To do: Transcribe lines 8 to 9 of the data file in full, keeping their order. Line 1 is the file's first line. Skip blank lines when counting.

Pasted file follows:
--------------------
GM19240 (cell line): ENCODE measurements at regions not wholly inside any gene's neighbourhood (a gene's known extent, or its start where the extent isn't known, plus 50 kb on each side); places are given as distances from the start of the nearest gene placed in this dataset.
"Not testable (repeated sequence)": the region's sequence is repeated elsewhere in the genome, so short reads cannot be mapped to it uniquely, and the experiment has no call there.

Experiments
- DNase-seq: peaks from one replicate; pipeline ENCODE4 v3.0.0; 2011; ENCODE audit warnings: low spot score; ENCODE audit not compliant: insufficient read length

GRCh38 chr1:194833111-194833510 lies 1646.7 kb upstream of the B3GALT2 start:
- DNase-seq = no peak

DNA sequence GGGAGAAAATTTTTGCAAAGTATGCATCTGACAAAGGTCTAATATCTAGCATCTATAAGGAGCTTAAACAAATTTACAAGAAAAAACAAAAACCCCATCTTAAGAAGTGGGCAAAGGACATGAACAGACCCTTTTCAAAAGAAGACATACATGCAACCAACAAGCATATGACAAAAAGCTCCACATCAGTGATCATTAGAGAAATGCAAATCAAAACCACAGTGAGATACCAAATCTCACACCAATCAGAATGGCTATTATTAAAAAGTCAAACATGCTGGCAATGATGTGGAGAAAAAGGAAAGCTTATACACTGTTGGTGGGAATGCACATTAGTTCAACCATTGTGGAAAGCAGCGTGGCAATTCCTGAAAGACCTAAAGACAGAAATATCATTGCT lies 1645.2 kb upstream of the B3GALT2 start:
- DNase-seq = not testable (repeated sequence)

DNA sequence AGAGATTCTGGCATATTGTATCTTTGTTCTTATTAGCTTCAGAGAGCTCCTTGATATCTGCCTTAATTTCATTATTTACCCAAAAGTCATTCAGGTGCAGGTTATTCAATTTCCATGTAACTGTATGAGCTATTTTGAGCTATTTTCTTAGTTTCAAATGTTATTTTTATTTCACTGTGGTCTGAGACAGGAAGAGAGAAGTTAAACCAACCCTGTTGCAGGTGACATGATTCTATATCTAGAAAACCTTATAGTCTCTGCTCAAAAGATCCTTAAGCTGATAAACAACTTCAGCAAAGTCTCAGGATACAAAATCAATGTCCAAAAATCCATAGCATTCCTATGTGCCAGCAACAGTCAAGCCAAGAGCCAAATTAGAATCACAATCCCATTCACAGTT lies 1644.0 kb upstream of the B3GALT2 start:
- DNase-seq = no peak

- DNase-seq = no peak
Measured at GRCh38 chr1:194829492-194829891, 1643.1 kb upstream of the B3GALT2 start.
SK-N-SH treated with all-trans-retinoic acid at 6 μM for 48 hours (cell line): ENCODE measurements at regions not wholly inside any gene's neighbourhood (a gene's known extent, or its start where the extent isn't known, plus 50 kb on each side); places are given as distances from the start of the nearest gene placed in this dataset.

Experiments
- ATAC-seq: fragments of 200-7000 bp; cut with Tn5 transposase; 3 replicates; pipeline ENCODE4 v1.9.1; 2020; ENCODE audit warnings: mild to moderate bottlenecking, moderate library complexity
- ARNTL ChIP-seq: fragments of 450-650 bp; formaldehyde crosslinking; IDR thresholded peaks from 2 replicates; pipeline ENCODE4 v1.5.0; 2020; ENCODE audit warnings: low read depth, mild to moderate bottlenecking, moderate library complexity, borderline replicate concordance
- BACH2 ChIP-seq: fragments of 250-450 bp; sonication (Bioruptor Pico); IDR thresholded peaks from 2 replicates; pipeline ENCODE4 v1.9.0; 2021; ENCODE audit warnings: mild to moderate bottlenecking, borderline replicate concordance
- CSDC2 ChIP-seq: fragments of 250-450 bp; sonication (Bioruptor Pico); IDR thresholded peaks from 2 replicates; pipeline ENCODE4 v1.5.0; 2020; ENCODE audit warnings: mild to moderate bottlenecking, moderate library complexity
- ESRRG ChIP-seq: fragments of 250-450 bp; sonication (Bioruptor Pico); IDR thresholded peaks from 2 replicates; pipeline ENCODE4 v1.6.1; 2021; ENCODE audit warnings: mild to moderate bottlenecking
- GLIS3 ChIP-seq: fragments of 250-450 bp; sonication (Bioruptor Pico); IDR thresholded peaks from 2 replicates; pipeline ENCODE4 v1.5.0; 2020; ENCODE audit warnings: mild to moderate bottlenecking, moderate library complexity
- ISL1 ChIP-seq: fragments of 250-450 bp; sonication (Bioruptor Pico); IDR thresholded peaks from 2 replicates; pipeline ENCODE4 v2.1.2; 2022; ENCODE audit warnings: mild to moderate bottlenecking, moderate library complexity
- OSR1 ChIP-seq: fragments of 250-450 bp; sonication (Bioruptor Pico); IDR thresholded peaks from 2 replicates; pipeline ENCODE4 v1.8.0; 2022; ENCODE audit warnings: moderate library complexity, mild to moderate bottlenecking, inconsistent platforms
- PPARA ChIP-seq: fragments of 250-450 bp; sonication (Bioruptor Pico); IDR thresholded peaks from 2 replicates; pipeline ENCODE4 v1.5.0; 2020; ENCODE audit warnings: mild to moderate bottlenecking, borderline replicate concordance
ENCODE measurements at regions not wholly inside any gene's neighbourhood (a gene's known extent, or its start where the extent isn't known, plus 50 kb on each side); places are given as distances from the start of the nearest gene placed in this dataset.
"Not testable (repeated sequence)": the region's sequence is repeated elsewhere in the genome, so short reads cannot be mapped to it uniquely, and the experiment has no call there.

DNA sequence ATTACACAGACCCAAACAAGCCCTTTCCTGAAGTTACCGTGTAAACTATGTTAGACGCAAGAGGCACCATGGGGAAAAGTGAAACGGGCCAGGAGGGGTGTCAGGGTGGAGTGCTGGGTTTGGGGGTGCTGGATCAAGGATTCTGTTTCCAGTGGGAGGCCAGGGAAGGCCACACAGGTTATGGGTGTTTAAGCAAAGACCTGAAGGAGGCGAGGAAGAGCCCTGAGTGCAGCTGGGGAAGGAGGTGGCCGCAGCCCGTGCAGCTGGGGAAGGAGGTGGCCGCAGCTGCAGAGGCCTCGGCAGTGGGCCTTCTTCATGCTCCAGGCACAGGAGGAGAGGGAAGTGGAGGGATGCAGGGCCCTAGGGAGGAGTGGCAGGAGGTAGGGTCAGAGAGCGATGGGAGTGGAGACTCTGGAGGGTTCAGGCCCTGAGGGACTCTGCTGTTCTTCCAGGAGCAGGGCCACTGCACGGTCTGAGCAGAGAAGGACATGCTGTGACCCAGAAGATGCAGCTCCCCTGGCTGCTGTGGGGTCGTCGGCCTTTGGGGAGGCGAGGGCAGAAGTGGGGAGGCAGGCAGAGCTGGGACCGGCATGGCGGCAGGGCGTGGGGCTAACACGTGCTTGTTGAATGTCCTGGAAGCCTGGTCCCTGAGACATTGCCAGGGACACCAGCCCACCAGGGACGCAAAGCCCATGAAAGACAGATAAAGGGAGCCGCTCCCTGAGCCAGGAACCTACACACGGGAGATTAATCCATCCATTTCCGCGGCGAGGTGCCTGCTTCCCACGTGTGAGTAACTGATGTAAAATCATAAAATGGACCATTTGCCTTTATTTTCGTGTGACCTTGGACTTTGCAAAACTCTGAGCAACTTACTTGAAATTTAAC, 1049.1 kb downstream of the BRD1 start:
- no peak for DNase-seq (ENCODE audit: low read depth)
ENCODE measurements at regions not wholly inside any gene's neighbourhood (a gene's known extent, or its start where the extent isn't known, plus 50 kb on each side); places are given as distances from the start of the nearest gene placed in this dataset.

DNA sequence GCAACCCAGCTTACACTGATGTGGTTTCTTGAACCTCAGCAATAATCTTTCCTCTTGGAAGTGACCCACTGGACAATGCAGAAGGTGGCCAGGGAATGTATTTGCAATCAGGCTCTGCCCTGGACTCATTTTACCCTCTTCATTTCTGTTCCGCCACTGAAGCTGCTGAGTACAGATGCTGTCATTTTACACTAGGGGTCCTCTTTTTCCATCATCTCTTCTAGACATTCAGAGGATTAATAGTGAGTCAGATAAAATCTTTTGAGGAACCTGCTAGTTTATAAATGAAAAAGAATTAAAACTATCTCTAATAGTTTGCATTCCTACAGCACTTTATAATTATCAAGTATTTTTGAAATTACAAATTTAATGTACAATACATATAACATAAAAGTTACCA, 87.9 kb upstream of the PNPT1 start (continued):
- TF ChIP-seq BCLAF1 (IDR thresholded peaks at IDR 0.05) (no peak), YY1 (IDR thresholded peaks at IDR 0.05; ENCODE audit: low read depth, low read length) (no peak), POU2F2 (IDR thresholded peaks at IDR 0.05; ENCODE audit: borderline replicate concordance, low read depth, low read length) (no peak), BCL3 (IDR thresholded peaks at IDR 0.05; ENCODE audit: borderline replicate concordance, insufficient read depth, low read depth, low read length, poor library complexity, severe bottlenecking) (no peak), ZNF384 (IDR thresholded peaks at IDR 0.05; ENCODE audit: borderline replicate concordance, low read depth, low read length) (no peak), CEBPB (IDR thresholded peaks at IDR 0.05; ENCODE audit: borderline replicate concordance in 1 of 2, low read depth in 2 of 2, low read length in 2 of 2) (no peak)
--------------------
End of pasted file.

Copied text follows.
- DNase-seq = not testable (repeated sequence)

DNA sequence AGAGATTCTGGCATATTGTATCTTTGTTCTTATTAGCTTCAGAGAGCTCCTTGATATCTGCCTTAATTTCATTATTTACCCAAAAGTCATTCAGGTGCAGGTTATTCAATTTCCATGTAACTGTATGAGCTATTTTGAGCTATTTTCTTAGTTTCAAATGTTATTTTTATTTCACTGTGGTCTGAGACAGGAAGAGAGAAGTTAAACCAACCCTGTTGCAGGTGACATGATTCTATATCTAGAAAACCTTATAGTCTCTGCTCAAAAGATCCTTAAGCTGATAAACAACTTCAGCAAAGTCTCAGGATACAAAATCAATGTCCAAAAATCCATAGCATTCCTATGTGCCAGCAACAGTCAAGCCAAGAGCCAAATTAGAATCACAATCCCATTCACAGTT lies 1644.0 kb upstream of the B3GALT2 start: